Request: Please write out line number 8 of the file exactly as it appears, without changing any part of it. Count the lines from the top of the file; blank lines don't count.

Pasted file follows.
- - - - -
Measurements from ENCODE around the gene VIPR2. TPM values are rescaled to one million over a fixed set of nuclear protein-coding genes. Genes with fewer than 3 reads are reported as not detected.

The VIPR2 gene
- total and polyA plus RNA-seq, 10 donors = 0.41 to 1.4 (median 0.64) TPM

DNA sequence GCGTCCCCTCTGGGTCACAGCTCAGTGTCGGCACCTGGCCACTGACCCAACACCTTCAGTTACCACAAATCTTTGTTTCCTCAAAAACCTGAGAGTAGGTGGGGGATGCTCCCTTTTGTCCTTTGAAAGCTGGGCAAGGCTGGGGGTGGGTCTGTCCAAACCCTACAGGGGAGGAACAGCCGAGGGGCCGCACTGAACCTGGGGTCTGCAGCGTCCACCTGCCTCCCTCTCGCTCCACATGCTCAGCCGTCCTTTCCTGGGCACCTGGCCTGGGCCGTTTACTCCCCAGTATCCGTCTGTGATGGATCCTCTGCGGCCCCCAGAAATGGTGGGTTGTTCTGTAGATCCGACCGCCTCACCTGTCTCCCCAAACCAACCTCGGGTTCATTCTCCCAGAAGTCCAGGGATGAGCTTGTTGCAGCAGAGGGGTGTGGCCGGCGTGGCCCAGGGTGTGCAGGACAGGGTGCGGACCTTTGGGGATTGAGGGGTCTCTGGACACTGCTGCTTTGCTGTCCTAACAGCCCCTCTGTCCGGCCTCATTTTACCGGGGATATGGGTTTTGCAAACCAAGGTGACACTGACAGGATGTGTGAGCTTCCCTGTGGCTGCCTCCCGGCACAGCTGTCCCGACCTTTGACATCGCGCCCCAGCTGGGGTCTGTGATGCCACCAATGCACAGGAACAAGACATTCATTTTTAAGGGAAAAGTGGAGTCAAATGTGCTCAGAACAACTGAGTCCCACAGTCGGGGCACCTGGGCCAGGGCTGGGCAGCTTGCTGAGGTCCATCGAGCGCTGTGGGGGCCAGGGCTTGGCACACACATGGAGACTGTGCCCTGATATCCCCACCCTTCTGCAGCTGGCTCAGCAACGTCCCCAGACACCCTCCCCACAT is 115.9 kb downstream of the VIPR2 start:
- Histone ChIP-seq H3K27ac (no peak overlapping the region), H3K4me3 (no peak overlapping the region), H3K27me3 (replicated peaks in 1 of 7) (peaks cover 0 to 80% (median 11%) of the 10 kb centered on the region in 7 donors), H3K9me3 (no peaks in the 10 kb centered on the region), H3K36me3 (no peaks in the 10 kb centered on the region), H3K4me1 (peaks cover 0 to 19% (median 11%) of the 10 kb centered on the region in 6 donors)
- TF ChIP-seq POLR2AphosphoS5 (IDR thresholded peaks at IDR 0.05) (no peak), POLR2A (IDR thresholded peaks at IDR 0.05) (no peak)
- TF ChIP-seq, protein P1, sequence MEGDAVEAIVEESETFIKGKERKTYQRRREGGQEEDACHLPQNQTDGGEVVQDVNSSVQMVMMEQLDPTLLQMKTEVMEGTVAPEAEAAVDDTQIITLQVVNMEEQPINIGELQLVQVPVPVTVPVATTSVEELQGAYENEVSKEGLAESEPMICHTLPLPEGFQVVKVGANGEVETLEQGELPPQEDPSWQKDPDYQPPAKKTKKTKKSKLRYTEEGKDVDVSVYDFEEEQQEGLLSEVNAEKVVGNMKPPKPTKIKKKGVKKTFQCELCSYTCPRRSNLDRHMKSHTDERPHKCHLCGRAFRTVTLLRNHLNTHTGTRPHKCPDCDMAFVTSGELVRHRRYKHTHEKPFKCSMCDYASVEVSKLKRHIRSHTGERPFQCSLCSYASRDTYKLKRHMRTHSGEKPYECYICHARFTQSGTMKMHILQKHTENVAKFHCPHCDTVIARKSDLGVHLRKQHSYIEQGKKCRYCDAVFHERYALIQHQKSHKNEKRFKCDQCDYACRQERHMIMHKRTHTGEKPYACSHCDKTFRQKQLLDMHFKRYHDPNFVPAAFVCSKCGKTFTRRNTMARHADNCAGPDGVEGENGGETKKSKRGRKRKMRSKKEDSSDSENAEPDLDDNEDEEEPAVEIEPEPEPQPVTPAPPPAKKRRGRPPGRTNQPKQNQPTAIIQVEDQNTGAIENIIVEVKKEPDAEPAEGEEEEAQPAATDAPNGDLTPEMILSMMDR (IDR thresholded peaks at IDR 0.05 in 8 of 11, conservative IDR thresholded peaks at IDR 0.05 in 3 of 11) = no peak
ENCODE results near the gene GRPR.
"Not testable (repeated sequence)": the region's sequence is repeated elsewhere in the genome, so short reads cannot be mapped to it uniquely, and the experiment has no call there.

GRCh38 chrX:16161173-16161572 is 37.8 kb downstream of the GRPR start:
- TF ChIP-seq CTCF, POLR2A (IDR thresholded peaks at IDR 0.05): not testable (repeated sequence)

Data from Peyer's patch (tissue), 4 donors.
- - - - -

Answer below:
ENCODE results near the gene GRPR.